Graduate Medical Education


Texas is facing a serious shortage of physicians, due to the growing and aging population and the impending retirements of older physicians. The state cannot provide residency training, or graduate medical education, to all of Texas’ medical school graduates. Capped federal funding for GME has hindered necessary, commensurate increases in residency training, creating a bottleneck for the physician workforce.

The Texas Legislature made significant strides to increase GME funding each legislative session since 2013 but continued state funding is required over the next decade to ensure a sufficient physician workforce to meet the health care needs of a rapidly growing population.

Teaching hospitals serve a unique and critical role in the nation’s health care system. They not only train future health care professionals but also conduct medical research and serve a distinct and vital role in delivering patient care, particularly to the uninsured. Direct GME payments help fund the teaching costs of residency programs, such as resident salaries and benefits, faculty salaries and benefits and administrative overhead expenses. These payments are based on a hospital-specific, per-resident cost in 1984, updated annually for inflation. The per-resident payment amount varies by the residents’ specialties. The federally funded resident count for most hospitals is capped at their 1996 levels. Hospitals and other health care-related institutions contribute significant financial resources towards the cost of training future physicians.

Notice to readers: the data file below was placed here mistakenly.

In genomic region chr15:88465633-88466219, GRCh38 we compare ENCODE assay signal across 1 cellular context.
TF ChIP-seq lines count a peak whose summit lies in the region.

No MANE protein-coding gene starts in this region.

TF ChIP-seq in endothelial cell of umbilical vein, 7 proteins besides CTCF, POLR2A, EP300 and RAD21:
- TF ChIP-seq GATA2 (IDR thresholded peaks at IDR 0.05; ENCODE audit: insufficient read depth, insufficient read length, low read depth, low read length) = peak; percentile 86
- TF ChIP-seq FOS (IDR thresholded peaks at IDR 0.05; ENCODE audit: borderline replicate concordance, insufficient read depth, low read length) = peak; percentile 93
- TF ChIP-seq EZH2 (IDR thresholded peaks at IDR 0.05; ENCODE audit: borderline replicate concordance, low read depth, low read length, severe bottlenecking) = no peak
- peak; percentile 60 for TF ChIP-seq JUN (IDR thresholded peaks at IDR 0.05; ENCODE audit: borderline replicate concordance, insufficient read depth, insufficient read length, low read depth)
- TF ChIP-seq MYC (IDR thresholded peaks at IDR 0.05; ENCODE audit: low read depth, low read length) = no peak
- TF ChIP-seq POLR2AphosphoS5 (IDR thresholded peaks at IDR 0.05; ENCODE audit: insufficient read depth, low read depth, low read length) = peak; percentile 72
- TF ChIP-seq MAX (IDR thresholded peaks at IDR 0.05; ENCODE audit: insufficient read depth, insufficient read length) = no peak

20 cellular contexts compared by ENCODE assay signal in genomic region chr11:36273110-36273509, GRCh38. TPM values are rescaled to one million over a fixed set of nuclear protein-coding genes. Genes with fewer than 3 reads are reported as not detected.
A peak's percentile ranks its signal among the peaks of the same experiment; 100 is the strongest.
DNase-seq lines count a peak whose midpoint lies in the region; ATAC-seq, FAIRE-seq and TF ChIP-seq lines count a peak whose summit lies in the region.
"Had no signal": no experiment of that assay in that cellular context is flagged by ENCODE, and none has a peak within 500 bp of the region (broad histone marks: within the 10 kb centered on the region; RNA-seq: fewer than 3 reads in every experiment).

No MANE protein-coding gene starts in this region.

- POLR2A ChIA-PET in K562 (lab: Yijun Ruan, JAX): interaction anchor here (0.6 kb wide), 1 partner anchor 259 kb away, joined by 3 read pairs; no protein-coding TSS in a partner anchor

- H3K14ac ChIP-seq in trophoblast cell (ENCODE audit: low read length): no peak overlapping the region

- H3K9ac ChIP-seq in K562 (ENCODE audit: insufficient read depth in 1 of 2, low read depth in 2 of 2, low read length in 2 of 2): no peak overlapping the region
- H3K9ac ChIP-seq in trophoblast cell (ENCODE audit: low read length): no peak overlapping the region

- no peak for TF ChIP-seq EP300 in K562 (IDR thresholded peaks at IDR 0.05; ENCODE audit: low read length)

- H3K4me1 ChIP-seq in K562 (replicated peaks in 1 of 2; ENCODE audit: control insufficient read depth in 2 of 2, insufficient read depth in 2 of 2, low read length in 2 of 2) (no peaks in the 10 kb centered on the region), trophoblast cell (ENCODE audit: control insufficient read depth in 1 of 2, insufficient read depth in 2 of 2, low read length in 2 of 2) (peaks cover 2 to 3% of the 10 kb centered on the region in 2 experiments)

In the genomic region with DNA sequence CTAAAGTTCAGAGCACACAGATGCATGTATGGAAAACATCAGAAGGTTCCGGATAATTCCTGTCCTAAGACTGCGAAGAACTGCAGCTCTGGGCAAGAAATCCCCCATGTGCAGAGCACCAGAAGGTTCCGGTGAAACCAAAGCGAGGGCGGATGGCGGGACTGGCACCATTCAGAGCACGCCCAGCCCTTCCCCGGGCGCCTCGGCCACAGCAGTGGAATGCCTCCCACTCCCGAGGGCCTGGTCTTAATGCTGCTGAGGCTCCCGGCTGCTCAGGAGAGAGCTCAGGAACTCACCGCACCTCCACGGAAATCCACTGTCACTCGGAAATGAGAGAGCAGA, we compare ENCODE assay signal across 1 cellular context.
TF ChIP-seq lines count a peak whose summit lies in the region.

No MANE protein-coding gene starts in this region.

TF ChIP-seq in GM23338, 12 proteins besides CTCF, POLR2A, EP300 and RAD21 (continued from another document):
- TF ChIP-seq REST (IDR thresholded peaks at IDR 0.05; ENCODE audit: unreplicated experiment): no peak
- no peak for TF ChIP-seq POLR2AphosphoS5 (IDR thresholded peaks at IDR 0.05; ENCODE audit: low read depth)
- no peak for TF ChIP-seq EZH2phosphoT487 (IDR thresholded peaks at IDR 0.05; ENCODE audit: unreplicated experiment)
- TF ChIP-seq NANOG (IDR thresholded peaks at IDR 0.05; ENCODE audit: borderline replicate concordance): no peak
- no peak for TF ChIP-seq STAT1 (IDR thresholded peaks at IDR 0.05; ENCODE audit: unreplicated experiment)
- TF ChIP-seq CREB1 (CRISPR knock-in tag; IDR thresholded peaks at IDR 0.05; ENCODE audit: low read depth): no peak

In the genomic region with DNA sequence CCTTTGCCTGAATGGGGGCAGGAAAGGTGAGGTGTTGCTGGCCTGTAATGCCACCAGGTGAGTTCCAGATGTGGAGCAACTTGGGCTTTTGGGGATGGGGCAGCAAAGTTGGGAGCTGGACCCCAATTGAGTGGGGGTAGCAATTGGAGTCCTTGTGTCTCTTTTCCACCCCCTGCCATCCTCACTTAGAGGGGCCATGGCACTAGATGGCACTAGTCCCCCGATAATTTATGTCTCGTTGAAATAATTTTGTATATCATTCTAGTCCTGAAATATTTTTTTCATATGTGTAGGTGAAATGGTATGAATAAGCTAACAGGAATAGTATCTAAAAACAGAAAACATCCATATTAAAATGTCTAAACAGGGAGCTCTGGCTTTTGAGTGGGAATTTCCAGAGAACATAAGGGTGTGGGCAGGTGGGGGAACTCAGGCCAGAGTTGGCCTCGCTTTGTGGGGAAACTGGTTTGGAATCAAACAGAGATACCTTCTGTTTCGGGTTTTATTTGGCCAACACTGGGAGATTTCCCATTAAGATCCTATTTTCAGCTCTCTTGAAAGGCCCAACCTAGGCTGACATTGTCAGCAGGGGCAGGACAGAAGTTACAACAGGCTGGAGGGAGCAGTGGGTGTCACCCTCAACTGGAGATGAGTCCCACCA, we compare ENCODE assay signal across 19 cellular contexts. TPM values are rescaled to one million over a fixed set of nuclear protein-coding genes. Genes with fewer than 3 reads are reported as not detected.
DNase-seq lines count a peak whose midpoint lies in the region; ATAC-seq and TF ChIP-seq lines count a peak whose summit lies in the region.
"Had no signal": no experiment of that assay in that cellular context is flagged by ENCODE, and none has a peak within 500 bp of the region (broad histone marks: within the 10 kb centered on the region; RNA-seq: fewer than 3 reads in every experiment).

In Texas in 2013, there were more than 50 teaching hospitals supporting nearly 6,800 residencies.

THA Takeaways: State GME Funding is Crucial for a Sufficient Physician Workforce

By the Numbers

Physician Shortage:

  • Texas’ physician-to-population ratio is 205 per 100,000.
  • National physician-to-population ratio is 259 per 100,000.

Medical Education and GME Costs:

  • By 2018, lack of training opportunities in Texas will cause about 140 medical school graduates to go out of state for training
  • Texas invests $168,000 per medical school graduate, so an estimated $23 million annually would be spent on medical education for physicians undertaking out-of-state residences.
  • Cost of training conservatively estimated at $150,000 per resident per year.
  • State contribution is $4,400 per resident.
  • Residency programs pay for about two-thirds of training costs.

According to Texas Government Code 305.027, portions of this material may be considered “legislative advertising.” Authorization for its publication is made by John Hawkins, Texas Hospital Association, 1108 Lavaca, Suite 700, Austin, TX 78701-2180.